Due to a sudden illness, I had to refrain myself from writing for two consecutive weeks. I must admit that the comment made by Shehan Karunathilaka, the Booker Prize winner 2022 about my book titled ‘Paradise in Tears’, which was published in September 2008, generated an innocent pride in me while I was confined to a sick bed recently.
Karunathilaka, who was eight when the war began, says that he found his memories came back when he read a book called Paradise in Tears by the journalist Victor Ivan. “It brought back the mobs, and my mum pulled my face away. Later I found out they were pulling people out of cars to test whether they could speak Sinhalese; if they couldn’t, they were set on fire.” Despite it has not been subjected to an adequate academic review, the ‘Paradise in Tears’ is a valuable pictorial resume of the main events connected with the present crisis; it contains a large number of photographs (444) of historic importance followed by a brief description of each of them, and could be considered as a significant research study on how Sri Lanka has been pushed to its present state of failure, collapse and bankruptcy.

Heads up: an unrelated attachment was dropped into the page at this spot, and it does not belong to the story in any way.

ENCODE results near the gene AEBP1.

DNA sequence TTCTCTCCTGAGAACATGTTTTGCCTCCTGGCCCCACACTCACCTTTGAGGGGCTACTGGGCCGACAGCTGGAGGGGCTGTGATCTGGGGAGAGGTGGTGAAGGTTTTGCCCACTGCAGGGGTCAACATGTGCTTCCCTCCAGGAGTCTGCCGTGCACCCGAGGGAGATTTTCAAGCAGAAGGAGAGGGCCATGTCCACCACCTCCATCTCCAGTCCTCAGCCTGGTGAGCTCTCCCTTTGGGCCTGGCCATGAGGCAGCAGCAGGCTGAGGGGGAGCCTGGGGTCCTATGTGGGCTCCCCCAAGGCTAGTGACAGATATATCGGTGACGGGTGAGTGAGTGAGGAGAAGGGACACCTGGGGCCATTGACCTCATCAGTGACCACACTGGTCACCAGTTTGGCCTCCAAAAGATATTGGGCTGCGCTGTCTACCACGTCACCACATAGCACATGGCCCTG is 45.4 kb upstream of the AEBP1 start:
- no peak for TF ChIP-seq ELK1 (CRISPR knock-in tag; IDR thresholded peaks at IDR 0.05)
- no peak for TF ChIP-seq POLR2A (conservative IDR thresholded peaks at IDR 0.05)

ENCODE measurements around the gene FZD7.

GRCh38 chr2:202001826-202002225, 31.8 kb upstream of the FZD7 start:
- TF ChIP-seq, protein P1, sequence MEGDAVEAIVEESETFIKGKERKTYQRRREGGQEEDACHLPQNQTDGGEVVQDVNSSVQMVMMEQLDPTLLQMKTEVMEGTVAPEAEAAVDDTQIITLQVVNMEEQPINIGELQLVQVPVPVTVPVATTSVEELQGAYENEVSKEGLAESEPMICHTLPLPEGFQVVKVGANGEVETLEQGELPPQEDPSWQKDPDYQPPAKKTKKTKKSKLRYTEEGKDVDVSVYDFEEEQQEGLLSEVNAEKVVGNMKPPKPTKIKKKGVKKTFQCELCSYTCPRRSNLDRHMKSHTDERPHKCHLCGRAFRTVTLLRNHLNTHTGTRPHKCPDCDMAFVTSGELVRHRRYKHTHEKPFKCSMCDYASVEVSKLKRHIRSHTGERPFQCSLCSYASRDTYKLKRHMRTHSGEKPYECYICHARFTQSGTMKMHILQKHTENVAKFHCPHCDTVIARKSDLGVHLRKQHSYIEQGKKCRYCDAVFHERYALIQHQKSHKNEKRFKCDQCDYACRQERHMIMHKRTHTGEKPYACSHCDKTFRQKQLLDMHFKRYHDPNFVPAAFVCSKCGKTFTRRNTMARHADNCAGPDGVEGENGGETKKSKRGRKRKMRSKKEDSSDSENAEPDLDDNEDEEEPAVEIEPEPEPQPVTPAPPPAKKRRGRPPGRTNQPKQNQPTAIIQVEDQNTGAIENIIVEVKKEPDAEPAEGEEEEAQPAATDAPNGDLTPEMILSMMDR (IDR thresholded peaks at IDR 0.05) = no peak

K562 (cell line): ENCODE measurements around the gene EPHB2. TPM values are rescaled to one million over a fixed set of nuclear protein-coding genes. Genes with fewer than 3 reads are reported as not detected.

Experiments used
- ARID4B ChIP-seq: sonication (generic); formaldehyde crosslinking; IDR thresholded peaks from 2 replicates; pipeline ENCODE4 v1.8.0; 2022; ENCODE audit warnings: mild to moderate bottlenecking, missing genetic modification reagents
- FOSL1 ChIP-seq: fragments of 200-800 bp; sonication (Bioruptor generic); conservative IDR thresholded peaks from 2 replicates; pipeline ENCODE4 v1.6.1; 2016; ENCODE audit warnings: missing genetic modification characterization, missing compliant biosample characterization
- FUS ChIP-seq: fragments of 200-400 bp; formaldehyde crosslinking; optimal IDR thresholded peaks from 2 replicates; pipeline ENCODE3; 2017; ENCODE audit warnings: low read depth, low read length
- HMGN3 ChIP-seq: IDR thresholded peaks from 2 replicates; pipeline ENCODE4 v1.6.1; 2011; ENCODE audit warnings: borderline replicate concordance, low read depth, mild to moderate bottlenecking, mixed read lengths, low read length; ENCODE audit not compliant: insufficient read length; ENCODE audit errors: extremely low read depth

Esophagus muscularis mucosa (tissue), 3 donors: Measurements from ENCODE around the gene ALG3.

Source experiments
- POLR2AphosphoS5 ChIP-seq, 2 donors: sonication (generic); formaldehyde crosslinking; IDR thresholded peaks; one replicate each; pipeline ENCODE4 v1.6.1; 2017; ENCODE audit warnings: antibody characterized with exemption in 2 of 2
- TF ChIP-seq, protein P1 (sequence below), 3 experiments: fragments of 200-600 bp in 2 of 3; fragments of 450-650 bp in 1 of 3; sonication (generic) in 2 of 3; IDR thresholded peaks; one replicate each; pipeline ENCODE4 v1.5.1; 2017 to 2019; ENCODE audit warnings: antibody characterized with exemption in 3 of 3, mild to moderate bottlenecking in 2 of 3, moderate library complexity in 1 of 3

It has covered a large portion of the episode of the great collapse in the socio-political system of Sri Lanka. In that sense, this book explains not only the historical development of the crisis but also the way Sri Lanka was moving towards great devastation. In fact, what I really wanted was to present the serious events and the grim atmosphere that affected the course of the country in the form of an appropriate pictorial resume using a collection of rare photographs that have been published in regard to each event as and when they occurred, with a brief narration of each picture in a manner they would make an intense impact and a deep shock in the reader.
I originally dreamt not only of publishing just a book with a collection of annotated photographs, but also having an exhibition of them held across the country with the aim of educating and enlightening the general public of the situation. I had been working for a long time to achieve this objective. About 15 years had passed by the time the final collection of photographs was completed. Needless to say, that the selection of 442 photographs of historic importance and illustrating them with background details with specific dates alone is not a simple or easy task